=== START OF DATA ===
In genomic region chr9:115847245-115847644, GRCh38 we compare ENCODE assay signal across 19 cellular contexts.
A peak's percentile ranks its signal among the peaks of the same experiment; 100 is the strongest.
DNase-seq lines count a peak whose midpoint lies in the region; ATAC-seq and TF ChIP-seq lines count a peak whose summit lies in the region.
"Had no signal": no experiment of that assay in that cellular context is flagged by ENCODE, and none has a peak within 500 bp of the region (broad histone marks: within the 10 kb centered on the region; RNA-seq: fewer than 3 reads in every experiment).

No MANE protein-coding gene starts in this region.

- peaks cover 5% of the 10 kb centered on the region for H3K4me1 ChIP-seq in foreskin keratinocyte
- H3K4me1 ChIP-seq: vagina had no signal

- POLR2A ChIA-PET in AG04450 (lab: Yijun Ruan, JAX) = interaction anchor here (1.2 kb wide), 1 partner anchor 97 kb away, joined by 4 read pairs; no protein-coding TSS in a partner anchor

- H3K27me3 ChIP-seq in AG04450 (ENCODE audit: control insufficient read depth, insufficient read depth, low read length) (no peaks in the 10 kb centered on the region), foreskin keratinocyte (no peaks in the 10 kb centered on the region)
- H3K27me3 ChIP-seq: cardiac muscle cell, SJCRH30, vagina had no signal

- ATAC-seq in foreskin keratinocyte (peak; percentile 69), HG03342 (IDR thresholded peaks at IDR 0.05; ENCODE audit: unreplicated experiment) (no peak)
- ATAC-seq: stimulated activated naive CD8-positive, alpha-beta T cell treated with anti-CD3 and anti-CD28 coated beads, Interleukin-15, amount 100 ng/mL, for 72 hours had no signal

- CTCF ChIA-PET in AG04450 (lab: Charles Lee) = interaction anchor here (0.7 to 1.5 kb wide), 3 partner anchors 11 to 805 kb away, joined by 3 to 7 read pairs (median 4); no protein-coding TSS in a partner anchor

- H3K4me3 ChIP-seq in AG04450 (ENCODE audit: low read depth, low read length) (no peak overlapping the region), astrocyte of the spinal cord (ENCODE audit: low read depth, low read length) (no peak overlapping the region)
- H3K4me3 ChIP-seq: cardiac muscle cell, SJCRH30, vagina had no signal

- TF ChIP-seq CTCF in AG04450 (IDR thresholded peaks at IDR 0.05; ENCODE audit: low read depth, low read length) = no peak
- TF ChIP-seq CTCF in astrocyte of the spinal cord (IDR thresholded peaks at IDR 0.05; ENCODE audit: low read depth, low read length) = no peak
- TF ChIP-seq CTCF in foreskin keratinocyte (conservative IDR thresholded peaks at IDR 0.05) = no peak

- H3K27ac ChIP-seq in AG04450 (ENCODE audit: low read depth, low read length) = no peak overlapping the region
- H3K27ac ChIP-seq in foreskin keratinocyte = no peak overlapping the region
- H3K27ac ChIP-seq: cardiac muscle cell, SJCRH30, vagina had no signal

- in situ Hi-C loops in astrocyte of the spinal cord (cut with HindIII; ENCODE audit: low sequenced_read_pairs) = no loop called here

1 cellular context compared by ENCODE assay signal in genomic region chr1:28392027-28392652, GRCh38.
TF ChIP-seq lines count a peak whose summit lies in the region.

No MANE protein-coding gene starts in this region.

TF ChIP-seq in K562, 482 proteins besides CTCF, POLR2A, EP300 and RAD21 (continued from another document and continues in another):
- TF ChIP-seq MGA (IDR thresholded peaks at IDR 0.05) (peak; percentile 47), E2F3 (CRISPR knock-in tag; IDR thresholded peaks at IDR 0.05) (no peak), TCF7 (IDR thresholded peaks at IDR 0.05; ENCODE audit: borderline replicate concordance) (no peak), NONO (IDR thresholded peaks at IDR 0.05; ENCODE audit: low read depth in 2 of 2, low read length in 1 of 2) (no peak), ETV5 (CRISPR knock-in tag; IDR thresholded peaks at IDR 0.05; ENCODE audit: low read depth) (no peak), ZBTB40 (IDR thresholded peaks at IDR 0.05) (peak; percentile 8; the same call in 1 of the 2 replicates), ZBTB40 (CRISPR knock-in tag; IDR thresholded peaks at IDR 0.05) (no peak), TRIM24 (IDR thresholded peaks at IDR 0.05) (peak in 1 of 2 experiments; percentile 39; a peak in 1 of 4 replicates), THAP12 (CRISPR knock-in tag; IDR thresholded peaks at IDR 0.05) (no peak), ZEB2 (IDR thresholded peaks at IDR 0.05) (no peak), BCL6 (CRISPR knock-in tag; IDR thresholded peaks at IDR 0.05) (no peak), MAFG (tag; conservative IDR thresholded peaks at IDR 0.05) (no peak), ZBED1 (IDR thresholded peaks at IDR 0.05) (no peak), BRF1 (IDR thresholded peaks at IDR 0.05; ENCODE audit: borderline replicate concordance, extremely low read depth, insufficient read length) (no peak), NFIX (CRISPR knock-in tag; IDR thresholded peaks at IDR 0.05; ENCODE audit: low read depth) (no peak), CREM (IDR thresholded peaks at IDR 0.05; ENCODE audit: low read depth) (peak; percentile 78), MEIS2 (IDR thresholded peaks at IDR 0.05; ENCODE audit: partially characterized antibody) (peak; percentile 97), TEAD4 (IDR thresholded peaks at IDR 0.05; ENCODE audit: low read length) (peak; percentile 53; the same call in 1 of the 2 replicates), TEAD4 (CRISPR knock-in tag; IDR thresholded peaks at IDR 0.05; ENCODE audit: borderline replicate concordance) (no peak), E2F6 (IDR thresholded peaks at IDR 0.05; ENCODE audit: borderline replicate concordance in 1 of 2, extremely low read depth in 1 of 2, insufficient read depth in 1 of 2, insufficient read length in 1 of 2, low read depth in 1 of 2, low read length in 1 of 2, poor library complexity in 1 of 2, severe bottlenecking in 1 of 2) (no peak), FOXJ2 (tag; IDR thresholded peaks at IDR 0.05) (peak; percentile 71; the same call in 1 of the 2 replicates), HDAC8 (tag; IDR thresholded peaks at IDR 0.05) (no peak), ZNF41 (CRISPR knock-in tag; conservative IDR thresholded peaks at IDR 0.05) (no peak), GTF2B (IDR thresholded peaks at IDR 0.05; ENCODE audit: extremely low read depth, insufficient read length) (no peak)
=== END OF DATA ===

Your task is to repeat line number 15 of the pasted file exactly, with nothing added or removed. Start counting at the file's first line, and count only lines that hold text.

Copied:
- H3K4me3 ChIP-seq: cardiac muscle cell, SJCRH30, vagina had no signal